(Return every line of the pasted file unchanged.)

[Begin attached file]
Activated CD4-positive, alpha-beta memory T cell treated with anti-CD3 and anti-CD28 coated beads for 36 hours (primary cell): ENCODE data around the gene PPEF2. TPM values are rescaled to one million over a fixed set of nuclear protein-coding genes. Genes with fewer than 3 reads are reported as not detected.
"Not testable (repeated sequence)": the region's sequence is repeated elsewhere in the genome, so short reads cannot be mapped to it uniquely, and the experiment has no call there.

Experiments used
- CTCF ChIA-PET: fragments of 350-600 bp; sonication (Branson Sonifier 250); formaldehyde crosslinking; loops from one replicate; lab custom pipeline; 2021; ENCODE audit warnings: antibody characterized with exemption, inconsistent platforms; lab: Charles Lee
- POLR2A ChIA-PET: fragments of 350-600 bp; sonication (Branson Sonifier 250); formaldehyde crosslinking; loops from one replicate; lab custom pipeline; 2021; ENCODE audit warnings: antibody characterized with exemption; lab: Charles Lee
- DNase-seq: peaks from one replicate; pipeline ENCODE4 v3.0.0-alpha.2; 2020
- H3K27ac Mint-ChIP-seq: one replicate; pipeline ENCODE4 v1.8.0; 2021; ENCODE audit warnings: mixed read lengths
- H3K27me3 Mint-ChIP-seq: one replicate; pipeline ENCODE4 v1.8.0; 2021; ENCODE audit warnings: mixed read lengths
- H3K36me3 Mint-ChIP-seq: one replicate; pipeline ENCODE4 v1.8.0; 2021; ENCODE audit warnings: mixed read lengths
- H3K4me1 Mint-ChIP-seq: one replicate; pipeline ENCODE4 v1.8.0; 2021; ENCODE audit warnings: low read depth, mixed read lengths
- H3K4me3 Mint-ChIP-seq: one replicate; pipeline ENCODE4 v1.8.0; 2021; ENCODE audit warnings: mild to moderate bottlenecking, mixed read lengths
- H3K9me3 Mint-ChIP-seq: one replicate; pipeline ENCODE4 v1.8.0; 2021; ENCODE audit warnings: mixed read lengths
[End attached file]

Activated CD4-positive, alpha-beta memory T cell treated with anti-CD3 and anti-CD28 coated beads for 36 hours (primary cell): ENCODE data around the gene PPEF2. TPM values are rescaled to one million over a fixed set of nuclear protein-coding genes. Genes with fewer than 3 reads are reported as not detected.
"Not testable (repeated sequence)": the region's sequence is repeated elsewhere in the genome, so short reads cannot be mapped to it uniquely, and the experiment has no call there.

Experiments used
- CTCF ChIA-PET: fragments of 350-600 bp; sonication (Branson Sonifier 250); formaldehyde crosslinking; loops from one replicate; lab custom pipeline; 2021; ENCODE audit warnings: antibody characterized with exemption, inconsistent platforms; lab: Charles Lee
- POLR2A ChIA-PET: fragments of 350-600 bp; sonication (Branson Sonifier 250); formaldehyde crosslinking; loops from one replicate; lab custom pipeline; 2021; ENCODE audit warnings: antibody characterized with exemption; lab: Charles Lee
- DNase-seq: peaks from one replicate; pipeline ENCODE4 v3.0.0-alpha.2; 2020
- H3K27ac Mint-ChIP-seq: one replicate; pipeline ENCODE4 v1.8.0; 2021; ENCODE audit warnings: mixed read lengths
- H3K27me3 Mint-ChIP-seq: one replicate; pipeline ENCODE4 v1.8.0; 2021; ENCODE audit warnings: mixed read lengths
- H3K36me3 Mint-ChIP-seq: one replicate; pipeline ENCODE4 v1.8.0; 2021; ENCODE audit warnings: mixed read lengths
- H3K4me1 Mint-ChIP-seq: one replicate; pipeline ENCODE4 v1.8.0; 2021; ENCODE audit warnings: low read depth, mixed read lengths
- H3K4me3 Mint-ChIP-seq: one replicate; pipeline ENCODE4 v1.8.0; 2021; ENCODE audit warnings: mild to moderate bottlenecking, mixed read lengths
- H3K9me3 Mint-ChIP-seq: one replicate; pipeline ENCODE4 v1.8.0; 2021; ENCODE audit warnings: mixed read lengths